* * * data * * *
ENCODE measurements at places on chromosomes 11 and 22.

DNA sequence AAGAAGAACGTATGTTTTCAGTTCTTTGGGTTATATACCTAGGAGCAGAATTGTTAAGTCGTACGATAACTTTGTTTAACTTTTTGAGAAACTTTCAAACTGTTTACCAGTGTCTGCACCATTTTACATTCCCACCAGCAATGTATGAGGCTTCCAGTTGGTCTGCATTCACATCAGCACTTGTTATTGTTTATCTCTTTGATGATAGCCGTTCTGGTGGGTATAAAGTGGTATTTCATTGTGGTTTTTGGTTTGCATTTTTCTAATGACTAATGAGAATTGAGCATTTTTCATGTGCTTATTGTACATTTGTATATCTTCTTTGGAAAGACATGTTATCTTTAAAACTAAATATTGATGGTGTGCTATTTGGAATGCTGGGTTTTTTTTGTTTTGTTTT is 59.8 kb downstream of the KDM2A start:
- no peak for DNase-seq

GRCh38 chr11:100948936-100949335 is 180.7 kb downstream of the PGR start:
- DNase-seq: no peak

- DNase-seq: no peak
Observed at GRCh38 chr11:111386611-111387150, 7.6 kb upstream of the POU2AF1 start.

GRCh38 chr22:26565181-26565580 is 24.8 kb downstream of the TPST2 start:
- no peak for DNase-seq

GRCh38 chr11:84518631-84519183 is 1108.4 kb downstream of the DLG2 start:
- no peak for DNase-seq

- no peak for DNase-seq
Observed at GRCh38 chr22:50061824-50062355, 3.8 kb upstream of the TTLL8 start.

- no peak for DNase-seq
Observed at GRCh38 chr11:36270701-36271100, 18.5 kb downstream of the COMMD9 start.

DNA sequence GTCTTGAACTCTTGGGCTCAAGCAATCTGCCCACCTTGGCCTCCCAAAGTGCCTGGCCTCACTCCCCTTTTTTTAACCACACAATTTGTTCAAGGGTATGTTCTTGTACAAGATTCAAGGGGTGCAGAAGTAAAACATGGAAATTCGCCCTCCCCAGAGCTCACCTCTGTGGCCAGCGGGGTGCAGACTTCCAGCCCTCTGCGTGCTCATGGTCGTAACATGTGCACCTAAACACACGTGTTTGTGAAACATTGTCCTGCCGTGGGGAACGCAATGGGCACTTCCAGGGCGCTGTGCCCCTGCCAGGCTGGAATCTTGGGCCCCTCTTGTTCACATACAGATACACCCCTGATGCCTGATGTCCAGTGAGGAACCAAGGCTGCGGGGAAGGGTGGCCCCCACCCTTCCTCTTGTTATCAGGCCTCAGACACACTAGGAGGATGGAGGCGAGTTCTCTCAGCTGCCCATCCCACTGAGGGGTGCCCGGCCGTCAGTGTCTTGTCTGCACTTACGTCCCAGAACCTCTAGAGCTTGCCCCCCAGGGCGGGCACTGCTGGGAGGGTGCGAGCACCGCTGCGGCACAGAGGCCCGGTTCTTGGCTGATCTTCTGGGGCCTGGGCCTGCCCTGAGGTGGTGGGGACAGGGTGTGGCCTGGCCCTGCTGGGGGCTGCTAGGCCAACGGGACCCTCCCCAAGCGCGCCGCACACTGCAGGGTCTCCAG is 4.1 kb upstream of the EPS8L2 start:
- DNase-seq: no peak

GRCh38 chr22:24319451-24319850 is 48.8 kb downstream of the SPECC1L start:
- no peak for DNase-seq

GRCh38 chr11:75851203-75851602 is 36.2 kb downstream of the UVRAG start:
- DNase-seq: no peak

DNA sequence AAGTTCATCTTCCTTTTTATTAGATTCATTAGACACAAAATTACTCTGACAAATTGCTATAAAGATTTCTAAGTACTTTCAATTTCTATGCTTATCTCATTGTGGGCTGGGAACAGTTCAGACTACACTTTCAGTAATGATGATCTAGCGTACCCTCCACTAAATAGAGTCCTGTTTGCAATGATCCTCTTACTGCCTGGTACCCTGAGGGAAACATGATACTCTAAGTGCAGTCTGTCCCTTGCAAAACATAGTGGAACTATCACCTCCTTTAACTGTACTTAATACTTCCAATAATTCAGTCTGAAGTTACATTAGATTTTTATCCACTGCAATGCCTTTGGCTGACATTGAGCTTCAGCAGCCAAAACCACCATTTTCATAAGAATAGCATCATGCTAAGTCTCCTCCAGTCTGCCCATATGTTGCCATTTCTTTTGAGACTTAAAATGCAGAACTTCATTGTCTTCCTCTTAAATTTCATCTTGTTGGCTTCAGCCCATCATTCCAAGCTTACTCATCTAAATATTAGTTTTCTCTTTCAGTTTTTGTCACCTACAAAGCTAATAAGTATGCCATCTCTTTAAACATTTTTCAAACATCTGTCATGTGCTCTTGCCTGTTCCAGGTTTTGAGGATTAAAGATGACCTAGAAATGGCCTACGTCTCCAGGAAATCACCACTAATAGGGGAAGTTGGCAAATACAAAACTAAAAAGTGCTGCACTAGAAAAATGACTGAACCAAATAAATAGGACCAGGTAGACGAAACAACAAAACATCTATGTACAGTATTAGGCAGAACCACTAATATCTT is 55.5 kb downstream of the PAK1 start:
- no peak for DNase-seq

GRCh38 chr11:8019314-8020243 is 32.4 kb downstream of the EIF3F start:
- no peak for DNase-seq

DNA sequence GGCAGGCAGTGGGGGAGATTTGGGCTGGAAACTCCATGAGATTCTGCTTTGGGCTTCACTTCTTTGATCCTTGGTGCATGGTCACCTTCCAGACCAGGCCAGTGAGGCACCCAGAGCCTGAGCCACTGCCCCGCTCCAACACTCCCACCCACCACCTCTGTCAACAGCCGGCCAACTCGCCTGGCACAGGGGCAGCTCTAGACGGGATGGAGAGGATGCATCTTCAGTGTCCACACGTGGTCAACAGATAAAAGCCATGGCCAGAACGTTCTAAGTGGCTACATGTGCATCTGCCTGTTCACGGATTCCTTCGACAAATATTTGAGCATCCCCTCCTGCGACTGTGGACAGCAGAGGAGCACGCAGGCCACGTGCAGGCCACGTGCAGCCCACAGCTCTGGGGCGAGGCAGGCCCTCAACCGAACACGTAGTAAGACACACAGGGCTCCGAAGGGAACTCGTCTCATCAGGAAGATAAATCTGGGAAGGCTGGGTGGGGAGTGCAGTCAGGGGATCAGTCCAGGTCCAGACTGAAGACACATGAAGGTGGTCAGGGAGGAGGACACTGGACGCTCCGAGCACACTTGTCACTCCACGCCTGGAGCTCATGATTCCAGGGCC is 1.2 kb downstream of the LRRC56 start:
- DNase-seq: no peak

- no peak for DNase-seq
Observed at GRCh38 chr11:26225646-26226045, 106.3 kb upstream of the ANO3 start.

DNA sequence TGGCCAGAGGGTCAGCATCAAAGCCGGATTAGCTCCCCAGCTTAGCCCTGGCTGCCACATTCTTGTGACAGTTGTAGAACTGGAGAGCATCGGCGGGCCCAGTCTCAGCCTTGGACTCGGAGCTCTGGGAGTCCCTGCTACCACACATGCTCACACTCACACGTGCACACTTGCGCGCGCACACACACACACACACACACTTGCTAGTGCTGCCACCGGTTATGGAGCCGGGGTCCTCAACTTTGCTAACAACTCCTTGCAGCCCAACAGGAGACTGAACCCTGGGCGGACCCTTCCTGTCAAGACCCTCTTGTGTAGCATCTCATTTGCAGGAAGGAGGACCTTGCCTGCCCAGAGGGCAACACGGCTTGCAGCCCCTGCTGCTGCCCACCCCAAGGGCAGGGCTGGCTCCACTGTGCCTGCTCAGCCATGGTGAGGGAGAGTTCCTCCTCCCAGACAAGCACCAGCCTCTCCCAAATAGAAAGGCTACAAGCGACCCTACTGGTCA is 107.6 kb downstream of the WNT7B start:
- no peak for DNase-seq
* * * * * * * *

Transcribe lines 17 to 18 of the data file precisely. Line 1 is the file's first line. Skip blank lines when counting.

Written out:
- DNase-seq: no peak

GRCh38 chr22:24319451-24319850 is 48.8 kb downstream of the SPECC1L start: